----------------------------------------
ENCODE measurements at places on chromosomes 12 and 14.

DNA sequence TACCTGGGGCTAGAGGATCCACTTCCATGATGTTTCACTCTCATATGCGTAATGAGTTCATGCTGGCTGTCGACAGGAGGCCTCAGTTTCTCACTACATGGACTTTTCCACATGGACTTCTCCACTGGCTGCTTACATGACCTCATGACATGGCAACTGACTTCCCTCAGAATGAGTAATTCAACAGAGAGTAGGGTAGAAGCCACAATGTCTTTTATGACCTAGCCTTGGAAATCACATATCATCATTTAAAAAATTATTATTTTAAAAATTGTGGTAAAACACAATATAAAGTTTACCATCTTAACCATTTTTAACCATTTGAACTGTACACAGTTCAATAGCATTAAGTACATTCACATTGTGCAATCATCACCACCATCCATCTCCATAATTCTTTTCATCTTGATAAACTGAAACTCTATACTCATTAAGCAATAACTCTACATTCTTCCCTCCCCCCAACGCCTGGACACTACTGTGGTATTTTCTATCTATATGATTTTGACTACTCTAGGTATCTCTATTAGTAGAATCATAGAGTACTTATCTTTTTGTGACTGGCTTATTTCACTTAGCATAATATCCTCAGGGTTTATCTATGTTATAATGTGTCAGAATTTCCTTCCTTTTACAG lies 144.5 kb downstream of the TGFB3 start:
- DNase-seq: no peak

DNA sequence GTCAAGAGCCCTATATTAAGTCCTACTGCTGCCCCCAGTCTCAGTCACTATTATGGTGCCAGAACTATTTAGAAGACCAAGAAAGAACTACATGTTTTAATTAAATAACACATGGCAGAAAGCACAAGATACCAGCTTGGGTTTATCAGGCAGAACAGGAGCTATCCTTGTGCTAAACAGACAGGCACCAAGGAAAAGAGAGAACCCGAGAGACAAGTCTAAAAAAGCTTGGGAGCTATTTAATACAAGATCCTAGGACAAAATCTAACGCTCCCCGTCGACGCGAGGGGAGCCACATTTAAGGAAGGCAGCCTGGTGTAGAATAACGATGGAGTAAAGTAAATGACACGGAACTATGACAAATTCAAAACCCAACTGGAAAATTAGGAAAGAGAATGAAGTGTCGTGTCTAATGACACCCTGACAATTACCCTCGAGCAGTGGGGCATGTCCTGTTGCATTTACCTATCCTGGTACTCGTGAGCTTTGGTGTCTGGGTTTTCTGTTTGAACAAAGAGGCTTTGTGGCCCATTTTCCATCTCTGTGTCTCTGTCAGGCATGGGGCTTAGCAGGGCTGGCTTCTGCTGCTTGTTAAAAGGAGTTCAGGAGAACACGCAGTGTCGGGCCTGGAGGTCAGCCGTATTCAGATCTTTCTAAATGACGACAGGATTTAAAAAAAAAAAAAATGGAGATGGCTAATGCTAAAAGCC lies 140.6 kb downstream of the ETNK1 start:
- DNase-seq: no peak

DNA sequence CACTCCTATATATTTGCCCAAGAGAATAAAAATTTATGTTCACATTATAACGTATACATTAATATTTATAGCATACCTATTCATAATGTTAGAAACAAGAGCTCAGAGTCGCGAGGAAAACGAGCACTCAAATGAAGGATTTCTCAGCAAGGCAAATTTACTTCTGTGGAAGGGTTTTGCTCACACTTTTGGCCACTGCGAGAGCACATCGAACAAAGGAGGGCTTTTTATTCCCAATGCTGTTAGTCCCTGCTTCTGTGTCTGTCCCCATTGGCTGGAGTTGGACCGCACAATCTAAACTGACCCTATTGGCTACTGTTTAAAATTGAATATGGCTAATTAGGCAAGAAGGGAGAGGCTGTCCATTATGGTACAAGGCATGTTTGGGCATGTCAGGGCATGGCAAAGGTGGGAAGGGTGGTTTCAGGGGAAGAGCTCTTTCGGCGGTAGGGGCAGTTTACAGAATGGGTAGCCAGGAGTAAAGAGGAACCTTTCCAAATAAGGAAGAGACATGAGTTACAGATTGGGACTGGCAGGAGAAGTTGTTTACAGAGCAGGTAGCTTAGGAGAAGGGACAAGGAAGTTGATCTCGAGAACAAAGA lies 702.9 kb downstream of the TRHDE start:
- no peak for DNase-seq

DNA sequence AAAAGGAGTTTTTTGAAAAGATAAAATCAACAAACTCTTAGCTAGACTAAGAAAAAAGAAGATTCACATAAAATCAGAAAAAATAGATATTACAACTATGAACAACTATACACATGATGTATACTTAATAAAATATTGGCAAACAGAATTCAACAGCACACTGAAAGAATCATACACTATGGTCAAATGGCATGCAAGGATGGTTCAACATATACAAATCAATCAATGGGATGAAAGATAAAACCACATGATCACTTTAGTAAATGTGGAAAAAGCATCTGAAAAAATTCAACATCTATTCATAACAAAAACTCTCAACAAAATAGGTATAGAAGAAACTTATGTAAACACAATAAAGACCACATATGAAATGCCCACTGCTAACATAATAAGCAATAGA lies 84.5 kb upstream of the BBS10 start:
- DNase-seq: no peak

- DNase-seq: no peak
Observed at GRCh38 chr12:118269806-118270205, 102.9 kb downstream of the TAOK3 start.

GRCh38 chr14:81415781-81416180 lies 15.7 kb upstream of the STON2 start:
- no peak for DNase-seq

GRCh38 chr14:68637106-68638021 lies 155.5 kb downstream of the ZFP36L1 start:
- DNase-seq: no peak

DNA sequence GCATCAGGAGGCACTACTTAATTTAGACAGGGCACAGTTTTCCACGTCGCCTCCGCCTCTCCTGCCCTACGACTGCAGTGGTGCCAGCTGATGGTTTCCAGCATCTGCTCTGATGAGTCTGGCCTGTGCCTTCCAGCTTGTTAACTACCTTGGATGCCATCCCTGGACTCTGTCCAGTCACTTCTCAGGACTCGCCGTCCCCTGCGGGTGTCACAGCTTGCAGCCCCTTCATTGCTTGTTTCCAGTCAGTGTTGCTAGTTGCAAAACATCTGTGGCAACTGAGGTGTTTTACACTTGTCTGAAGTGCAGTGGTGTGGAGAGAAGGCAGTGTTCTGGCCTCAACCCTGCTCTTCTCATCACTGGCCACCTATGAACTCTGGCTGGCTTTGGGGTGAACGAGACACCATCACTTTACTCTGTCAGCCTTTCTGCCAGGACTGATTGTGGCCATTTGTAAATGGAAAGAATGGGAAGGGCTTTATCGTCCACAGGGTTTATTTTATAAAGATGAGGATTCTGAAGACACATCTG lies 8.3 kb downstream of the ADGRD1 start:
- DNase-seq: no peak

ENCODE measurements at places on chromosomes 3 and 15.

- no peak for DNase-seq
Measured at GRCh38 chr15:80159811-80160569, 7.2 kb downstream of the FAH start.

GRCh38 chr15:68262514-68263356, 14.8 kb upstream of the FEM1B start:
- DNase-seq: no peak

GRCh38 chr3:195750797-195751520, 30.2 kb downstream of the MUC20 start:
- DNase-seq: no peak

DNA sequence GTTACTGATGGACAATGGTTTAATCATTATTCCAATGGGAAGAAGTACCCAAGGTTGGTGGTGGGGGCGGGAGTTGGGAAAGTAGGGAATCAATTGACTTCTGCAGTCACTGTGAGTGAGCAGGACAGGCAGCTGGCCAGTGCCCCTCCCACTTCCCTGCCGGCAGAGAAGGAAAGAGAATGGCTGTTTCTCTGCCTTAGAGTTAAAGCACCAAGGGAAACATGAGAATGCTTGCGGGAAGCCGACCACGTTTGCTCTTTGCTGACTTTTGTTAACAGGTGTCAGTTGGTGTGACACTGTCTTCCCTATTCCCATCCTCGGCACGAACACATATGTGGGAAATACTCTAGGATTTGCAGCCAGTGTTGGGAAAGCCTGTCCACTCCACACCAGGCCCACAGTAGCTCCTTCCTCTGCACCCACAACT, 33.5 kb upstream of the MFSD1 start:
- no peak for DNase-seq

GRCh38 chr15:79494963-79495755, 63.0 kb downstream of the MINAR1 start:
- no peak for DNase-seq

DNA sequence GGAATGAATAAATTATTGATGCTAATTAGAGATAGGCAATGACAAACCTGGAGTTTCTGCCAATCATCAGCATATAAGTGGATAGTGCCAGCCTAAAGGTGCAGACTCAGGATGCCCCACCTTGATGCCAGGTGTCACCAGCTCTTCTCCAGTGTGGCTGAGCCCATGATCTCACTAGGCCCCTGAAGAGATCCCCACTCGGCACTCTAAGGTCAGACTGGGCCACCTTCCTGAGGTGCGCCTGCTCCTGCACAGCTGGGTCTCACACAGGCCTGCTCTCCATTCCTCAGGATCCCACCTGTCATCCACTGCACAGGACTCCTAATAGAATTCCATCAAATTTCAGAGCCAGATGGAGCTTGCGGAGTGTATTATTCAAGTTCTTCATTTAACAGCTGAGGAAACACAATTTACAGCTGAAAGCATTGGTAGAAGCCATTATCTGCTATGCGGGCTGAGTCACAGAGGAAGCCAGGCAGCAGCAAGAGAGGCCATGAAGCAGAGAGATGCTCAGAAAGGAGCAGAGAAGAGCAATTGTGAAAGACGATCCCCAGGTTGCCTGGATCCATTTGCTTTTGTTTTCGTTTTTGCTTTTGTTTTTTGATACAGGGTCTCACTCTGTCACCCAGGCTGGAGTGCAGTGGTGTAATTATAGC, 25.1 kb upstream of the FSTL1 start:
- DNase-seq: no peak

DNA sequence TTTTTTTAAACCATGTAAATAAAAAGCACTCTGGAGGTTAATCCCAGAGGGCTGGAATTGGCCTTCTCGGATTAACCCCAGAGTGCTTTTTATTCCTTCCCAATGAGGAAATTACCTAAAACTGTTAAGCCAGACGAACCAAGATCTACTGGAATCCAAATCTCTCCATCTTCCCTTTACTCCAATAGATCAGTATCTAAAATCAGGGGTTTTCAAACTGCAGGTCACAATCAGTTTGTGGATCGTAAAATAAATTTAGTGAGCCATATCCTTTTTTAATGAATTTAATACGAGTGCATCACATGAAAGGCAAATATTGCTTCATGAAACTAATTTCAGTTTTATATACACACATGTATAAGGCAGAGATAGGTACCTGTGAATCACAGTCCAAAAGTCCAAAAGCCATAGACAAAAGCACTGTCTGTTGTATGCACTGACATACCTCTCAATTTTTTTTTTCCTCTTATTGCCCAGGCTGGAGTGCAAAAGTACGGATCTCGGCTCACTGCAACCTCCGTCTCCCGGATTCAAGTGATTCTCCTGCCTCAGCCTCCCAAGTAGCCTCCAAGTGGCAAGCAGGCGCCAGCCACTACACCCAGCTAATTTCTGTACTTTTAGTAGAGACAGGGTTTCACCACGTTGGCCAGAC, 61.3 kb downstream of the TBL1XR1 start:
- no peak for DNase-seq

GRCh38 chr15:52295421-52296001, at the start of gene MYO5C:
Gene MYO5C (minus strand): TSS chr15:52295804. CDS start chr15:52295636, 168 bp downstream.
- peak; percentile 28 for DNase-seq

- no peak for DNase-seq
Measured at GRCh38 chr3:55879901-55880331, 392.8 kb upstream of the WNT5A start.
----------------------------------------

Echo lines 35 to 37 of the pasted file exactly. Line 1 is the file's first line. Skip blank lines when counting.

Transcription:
- peak; percentile 28 for DNase-seq

- no peak for DNase-seq
Measured at GRCh38 chr3:55879901-55880331, 392.8 kb upstream of the WNT5A start.